Lorries cause vastly more environmental damage and congestion than their share of Europe’s road vehicles leads people to believe, according to a report for T&E that has been published as the EU debates a controversial revision of the Eurovignette directive.
When people rush into things, there are normally unforeseen consequences. When politicians and officials are faced with a crisis, they feel the need to rush to take some action. It is a recipe for long-term chaos, and it’s happening right now with Europe's car industry.
Belgium has reintroduced its 'cliquet tax' by which fuel tax goes up when the price of fuel goes down (but doesn’t go down when fuel prices go up). The tax was suspended last year when fuel prices rose dramatically, but was reintroduced last month when oil prices came down, and has since been raised again.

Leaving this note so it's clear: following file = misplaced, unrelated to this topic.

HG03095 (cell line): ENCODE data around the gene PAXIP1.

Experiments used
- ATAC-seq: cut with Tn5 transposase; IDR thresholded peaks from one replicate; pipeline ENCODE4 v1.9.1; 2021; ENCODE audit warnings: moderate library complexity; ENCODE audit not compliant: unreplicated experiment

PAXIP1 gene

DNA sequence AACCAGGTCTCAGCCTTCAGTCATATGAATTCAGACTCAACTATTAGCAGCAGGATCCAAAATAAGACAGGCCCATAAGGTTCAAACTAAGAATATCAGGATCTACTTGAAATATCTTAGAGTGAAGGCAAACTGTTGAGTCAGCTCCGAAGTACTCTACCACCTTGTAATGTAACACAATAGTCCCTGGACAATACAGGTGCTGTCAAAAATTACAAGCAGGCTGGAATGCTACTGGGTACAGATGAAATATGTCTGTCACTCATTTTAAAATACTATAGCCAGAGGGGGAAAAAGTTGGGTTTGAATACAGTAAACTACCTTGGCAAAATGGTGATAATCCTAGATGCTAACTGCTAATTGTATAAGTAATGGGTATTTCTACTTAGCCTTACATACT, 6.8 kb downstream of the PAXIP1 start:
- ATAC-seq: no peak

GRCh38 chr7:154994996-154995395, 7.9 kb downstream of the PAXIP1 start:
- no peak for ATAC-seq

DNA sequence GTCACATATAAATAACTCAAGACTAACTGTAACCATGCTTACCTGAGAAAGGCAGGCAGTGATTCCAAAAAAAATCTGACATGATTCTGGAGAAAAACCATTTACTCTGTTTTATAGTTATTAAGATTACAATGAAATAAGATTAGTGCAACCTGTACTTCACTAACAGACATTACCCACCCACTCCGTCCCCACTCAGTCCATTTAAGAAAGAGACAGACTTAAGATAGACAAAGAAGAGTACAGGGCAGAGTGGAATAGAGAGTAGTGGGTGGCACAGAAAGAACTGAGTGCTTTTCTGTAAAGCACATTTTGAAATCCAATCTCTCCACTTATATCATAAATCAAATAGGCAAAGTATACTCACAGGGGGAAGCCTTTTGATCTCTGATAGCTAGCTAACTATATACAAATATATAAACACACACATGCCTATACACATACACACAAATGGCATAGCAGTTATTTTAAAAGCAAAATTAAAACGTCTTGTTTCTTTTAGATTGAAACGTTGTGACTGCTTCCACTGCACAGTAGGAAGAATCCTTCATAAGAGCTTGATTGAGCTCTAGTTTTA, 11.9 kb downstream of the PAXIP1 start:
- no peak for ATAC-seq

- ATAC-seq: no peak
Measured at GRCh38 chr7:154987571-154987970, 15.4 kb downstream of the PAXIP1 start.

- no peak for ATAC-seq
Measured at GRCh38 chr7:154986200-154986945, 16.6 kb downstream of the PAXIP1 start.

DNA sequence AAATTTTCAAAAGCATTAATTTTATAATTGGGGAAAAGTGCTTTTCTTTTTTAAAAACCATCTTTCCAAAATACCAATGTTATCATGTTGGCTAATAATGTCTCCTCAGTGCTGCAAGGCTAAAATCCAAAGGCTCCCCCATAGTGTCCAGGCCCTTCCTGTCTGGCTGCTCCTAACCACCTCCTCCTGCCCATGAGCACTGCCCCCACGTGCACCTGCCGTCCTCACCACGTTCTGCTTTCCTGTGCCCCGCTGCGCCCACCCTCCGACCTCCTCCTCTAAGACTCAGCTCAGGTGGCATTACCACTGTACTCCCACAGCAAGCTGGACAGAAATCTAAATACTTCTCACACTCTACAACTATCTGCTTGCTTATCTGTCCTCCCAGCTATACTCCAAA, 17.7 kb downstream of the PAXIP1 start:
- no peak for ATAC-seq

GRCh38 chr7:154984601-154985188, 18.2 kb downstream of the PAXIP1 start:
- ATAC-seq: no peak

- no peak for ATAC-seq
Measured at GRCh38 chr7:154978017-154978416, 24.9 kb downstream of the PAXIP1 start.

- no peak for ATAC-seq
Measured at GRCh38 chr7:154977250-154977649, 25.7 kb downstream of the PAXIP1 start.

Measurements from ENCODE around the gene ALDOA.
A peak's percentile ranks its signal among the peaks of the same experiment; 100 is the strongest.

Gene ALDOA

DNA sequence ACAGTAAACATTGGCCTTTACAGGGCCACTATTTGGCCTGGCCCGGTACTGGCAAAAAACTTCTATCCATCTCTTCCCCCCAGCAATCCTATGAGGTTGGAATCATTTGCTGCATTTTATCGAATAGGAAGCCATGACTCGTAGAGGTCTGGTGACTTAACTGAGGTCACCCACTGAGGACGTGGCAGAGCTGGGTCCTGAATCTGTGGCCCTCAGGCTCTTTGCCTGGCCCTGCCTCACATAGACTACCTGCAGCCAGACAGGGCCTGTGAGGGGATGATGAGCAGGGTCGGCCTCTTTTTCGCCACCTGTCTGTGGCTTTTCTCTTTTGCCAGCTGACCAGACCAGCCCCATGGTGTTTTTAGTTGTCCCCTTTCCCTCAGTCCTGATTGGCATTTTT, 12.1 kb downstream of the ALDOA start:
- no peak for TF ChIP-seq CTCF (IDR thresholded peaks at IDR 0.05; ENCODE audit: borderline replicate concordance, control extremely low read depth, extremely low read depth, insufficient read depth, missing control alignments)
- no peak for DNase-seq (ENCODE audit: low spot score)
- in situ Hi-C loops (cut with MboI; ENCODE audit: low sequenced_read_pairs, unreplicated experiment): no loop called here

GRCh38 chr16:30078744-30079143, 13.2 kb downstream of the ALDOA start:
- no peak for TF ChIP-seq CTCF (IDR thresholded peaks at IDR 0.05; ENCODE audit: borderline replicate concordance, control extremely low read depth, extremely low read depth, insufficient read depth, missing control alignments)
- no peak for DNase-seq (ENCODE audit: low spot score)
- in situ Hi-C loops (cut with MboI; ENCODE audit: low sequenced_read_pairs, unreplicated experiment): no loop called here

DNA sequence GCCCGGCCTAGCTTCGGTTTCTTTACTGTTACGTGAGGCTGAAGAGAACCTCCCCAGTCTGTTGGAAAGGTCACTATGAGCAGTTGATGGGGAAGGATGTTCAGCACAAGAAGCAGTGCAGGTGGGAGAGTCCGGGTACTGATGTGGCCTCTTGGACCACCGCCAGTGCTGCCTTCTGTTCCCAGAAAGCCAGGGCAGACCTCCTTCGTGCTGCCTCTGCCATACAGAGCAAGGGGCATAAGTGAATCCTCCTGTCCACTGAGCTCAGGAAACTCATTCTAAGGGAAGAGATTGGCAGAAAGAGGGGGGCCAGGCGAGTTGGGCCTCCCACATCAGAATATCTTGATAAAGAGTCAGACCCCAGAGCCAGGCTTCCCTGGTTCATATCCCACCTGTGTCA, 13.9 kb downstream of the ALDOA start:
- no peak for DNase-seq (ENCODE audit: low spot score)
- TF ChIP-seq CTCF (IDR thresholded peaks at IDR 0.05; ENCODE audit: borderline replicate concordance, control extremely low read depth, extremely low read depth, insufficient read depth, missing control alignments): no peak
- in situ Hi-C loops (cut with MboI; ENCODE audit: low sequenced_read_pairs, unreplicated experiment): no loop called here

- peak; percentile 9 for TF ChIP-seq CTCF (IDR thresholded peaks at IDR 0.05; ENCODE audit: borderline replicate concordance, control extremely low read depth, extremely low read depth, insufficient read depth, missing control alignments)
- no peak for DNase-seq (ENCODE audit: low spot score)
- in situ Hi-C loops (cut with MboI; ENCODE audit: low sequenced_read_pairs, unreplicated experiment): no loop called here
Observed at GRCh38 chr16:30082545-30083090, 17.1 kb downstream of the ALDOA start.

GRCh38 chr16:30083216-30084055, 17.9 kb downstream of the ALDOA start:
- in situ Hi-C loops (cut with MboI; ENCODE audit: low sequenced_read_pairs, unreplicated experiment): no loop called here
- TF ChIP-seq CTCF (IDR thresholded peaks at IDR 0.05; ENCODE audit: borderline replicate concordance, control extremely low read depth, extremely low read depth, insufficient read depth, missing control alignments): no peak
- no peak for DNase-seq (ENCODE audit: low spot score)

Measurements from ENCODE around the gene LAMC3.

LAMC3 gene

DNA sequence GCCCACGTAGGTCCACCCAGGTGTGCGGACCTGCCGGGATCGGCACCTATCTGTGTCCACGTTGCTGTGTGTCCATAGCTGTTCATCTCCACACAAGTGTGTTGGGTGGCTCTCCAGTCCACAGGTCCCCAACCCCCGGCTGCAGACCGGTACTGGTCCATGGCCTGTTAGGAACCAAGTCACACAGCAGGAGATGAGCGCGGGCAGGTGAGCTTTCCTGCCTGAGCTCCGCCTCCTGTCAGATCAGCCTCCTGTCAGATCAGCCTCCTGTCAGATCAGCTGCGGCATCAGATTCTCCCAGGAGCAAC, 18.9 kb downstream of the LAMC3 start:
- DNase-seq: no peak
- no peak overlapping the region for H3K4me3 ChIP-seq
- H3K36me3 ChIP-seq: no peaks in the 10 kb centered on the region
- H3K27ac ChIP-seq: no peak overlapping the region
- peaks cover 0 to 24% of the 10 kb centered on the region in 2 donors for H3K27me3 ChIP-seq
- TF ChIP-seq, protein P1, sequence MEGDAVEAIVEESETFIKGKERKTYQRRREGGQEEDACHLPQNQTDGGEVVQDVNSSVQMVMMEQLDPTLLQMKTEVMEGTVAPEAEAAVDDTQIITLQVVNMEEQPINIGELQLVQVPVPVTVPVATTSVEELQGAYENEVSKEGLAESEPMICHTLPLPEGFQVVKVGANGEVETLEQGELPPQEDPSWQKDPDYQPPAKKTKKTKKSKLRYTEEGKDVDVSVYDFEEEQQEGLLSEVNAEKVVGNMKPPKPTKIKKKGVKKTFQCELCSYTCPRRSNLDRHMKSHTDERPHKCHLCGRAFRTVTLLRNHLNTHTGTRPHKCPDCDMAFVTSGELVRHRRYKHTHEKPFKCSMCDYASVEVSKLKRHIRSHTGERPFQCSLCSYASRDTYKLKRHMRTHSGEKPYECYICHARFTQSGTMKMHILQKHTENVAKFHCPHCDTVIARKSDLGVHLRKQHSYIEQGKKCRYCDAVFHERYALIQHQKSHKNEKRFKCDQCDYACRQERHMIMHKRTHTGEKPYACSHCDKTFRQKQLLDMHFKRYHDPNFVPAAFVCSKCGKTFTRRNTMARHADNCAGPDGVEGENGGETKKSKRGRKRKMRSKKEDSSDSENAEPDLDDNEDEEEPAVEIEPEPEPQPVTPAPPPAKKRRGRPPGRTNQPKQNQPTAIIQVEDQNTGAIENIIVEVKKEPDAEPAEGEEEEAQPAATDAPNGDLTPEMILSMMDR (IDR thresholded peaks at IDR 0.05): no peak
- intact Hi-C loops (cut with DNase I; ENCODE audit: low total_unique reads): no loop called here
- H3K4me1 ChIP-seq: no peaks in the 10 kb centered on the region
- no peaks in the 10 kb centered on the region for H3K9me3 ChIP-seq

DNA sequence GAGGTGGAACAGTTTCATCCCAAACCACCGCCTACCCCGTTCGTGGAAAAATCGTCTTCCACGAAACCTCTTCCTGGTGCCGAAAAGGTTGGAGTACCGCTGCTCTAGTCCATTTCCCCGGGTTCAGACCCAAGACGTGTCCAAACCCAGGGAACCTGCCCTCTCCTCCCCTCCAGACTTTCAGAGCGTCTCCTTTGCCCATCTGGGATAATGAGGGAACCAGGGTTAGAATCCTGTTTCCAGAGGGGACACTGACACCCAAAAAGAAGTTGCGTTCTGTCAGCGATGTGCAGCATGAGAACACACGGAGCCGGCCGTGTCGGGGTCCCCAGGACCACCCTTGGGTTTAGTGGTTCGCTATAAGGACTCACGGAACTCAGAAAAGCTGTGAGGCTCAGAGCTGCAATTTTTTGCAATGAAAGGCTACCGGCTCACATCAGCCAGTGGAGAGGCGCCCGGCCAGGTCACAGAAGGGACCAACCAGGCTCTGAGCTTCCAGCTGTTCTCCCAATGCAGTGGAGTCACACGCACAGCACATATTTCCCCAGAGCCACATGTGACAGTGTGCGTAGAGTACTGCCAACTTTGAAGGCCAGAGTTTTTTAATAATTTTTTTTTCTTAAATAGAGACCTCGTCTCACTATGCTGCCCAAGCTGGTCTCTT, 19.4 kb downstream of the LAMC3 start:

To inform its position on the upcoming Eurovignette debate in the European Parliament and Council, T&E asked CE Delft to assess the contribution of heavy goods vehicles (HGV) in the EU-27 to emissions of CO2 and air pollutants, noise, traffic accidents and congestion.